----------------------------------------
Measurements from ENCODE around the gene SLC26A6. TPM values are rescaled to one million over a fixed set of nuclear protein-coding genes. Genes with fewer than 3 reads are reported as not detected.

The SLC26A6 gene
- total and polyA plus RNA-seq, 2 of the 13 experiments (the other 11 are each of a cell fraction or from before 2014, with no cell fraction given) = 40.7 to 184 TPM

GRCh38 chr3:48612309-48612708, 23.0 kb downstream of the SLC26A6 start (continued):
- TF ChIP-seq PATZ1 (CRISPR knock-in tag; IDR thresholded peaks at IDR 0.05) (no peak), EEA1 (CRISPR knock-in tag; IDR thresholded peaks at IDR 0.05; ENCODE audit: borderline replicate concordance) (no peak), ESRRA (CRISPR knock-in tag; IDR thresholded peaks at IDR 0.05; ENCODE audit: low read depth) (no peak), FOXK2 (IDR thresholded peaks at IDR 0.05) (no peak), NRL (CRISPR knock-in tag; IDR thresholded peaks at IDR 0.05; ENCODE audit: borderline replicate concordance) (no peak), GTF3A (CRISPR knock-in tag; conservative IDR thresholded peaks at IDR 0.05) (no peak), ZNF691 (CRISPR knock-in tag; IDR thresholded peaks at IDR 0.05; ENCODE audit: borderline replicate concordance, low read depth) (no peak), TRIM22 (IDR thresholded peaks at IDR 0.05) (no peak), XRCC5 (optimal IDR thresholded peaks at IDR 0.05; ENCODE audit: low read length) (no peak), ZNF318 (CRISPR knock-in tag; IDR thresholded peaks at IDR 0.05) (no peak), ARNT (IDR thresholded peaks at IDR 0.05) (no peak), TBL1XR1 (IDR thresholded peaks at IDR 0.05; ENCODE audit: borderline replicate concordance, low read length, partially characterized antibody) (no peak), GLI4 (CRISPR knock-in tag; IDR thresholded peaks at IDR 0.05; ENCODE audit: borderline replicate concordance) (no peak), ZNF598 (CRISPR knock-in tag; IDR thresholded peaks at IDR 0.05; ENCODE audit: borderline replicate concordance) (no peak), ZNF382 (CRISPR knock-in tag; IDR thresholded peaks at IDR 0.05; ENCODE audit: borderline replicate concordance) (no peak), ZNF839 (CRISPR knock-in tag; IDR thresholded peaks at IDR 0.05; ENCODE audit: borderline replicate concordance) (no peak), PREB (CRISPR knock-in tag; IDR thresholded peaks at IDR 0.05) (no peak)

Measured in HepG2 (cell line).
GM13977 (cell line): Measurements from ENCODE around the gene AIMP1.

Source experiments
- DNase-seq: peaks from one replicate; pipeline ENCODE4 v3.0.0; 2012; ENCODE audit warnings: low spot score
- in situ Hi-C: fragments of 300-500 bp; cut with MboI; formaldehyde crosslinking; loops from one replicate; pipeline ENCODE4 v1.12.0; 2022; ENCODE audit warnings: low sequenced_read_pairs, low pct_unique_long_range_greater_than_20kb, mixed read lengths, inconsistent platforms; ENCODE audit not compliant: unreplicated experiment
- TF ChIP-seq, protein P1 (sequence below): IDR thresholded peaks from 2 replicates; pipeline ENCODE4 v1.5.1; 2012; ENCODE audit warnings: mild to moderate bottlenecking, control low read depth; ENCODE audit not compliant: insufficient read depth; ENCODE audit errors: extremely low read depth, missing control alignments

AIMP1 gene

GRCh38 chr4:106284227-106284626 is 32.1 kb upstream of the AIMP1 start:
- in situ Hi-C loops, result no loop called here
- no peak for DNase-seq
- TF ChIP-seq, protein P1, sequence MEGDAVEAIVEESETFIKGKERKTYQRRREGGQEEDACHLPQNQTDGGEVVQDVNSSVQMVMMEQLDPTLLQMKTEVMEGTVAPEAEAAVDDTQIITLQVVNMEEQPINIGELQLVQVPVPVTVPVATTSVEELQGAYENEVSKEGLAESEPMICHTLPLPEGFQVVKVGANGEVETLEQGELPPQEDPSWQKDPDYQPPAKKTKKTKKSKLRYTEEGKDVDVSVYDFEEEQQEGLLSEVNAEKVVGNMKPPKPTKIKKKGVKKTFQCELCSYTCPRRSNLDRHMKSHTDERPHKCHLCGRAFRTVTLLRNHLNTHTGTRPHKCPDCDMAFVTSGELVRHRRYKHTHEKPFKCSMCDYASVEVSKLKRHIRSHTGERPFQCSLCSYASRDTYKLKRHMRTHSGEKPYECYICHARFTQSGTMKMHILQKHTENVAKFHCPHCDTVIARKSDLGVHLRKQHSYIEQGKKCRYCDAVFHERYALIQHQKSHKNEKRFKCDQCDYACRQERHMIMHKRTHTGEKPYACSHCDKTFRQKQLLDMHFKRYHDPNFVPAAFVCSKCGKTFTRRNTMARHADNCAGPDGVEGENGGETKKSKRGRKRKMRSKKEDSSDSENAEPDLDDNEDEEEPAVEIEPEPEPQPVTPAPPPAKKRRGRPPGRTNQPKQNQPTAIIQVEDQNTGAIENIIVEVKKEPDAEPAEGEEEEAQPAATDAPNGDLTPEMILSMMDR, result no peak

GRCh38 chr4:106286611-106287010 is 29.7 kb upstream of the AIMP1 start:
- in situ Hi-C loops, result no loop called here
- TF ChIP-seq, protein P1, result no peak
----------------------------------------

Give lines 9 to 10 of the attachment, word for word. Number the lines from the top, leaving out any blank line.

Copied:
- DNase-seq: peaks from one replicate; pipeline ENCODE4 v3.0.0; 2012; ENCODE audit warnings: low spot score
- in situ Hi-C: fragments of 300-500 bp; cut with MboI; formaldehyde crosslinking; loops from one replicate; pipeline ENCODE4 v1.12.0; 2022; ENCODE audit warnings: low sequenced_read_pairs, low pct_unique_long_range_greater_than_20kb, mixed read lengths, inconsistent platforms; ENCODE audit not compliant: unreplicated experiment